The argument from Quantum Physics

Believers should be more riled up by quantum physics than about evolution. Thankfully, to even understand what quantum physics is about, you actually need to do some reading. The monkey thing is easier to grasp.

– Newton, Farraday, Kepler, all the famous scientists that believers repeatedly claim on their side, all of them died long before the atomic age, and the discovery of the God-confounding mechanisms of pure chance that rule all quantum reactions.

The absurdity of God’s judgement

– “Creating imperfect beings and demanding more of them than they are capable is clearly a sign of either ineptitude or cruelty” - some guy
– “Created sick — Commanded to be well.” – Fulke Greville.
– Imagine a fireman, that first sets your house on fire, then comes to extinguish it and expects you to be in his debt, for “saving” you. That’s what the biblical God does to the human race. Created weak and morally vulnerable, then condemned for not being perfect. That is beyond fair, that is abhorrent and repulsive. Or imagine cutting half the tongue of your child, and then punishing him for failing to speak properly.

The morality of the biblical God

THEISTS of marked intellectual ability persistently avoid any attempt to defend the Christian’s notion of their God as he is delineated in the Bible. The reason, no doubt, of this is that the character given to the deity by the “inspired writers” is so contradictory and repulsive that no amount of reasoning will harmonize it with modern ideas of justice, purity, and morality. Now is it not inconsistent upon the part of Christians to preach to credulous congregations about the virtues of God, while they dare not endeavor to defend, in public discussion, the same Being before a critical audience? Surely orthodox exponents, to be consistent, should, when they undertake to prove the “existence of God,” confine their attention to the God of the Old and New Testaments. If they feel that they cannot do this, it is their duty to say so; and further, to be honest they should inform their followers that the character of he “Heavenly Father,” as depicted in the Bible, cannot be defended by reason and ethical science. Is it not a sham and a delusion to profess to believe in a being whose nature and conduct are indefensible?
The Existence of God or Questions for Theists – by Charles Watts. Link.

= Christian Apologetics: Hitler can’t help you. Link.

On Believing

– 1 – Maybe my problem was the idea of faith itself. What is it, exactly? The Bible defines it for us, and I use this definition above Webster’s for what should be obvious reasons. “Faith,” wrote Paul, “is the substance of things hoped for, the evidence of things not seen.”

Have you ever tried to break this down and put it into English that makes sense to the modern man? The NIV puts it like this: “Now faith is confidence in what we hope for and assurance about what we do not see,” if that helps. In simple modern terms, Paul said this: Faith is believing when you have no rational reason to believe, or more simply, faith is belief in the absence of proof.

The first time I made this connection, I couldn’t believe it (so to speak :) ). Christianity’s entire basis is “Just push the I Believe button”? Really?! I struggled with this a while, reading what the Bible has to say about faith. How do you get it? “It comes by hearing, and hearing by the word of God.” And what does this mean? Believe what you’re told. Put them together and you are faced with the requirement to believe what you’re told without proof.*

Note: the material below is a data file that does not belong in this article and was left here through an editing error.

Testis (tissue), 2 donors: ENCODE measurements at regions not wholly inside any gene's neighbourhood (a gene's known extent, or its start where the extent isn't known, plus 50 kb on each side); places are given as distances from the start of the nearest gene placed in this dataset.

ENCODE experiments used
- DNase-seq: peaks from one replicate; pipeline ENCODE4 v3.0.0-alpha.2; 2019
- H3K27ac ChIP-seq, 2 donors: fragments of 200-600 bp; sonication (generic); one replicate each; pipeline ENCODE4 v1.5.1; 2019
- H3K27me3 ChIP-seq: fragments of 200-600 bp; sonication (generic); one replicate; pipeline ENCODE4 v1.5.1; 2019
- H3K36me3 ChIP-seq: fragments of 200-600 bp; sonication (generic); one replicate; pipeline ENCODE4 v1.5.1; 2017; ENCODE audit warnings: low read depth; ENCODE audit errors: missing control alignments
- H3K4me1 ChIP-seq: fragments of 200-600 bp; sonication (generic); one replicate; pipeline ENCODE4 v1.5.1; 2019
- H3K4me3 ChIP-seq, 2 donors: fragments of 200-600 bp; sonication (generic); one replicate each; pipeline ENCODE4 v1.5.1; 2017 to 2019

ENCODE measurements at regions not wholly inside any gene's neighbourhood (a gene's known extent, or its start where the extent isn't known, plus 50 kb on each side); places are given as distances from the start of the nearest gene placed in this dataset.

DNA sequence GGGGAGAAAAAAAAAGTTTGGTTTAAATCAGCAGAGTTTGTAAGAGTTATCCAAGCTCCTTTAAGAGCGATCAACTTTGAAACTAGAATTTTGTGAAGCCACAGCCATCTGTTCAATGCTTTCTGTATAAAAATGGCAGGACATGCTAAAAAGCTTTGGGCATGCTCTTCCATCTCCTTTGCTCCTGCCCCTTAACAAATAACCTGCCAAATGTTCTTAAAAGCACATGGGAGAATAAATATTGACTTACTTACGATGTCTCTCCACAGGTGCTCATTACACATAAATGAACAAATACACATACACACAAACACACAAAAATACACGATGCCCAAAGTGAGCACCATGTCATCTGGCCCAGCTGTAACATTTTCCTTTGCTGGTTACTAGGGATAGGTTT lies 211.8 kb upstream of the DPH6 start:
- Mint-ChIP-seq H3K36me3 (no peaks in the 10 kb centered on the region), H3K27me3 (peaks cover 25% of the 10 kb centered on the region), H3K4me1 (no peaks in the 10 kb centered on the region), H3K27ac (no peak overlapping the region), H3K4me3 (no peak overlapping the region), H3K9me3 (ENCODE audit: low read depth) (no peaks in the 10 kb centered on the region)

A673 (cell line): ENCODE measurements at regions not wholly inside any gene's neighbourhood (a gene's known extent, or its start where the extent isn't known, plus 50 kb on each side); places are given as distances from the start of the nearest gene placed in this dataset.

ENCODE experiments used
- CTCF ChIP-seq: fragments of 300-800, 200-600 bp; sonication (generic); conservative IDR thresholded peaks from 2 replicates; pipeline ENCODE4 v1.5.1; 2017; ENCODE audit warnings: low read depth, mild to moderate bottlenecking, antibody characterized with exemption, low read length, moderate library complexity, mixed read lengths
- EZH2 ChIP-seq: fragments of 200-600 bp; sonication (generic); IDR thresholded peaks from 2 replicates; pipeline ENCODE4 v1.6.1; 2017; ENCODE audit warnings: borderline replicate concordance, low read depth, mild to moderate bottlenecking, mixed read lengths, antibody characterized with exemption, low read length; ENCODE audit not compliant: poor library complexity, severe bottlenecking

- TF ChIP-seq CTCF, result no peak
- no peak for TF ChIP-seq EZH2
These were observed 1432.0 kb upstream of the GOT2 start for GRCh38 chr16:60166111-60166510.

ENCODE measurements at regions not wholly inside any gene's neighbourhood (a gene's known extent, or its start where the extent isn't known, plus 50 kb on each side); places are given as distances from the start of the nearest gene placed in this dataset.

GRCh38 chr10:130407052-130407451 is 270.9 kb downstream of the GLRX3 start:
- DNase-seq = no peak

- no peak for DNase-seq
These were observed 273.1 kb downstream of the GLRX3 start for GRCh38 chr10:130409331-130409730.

* It’s important to know the that faith Paul speaks of isn’t possible with proof. We’re required to have faith, which Paul defines as belief in the absence of proof, which means that proof of what we believe negates the possibility of faith. Think about it.

My problem was this: My “I Believe” button was broken. I was no longer capable of simply believing what I was told without proof. I had lost the ability to “become like a child.” Further, I was quite certain that regressing to childlike anything was not something anyone in his right mind would desire.

Once I realized, in plain English, what God required of me, I knew I couldn’t do it. Others, perhaps, are able to believe without question. I wasn’t one of them. I just didn’t believe, which meant that I was, by definition, an atheist. I was 32 years old.

– 2 – “Belief”, to me, is something that wells up naturally from deep within; it’s a cognitive recognition of the truth of a proposition, as well as the emotional attachment to it. It is NOT, to me, a decision to be made, or mere lip service to said proposition, as those who promote Pascal’s Wager seem to maintain. I cannot simply decide to believe in anything. I must be convinced of it – and the bigger the proposition, the more convincing that’s going to take.

I don’t trust emotions, particularly as a measure of truth. People seem to automatically assume that the stronger the emotion, the truer it or the underlying proposition is. Me, I’m almost the opposite: truth is cold and unemotional; if emotions are the only evidence or argument for something, then it’s almost by definition false.

– 3 – I never was comfortable making assertions I couldn’t support. It just took me a long time to figure out what beginning point of knowledge made sense to me, and to make peace with it.

The problem of evil

The problem of animal pain is widely taken to be the most difficult version of the Problem of Evil, and the best argument against God’s existence.

Theist philosophers usually argue that (1) there may be some outweighing good that we just can’t know about; (2) a universe containing some gratuitous suffering is still worth creating, and God will create all such universes; or (3) actual animal sufferings don’t serve any greater purpose, but if God were to eliminate them, some other evil would take their place. None of these attempts ultimately works.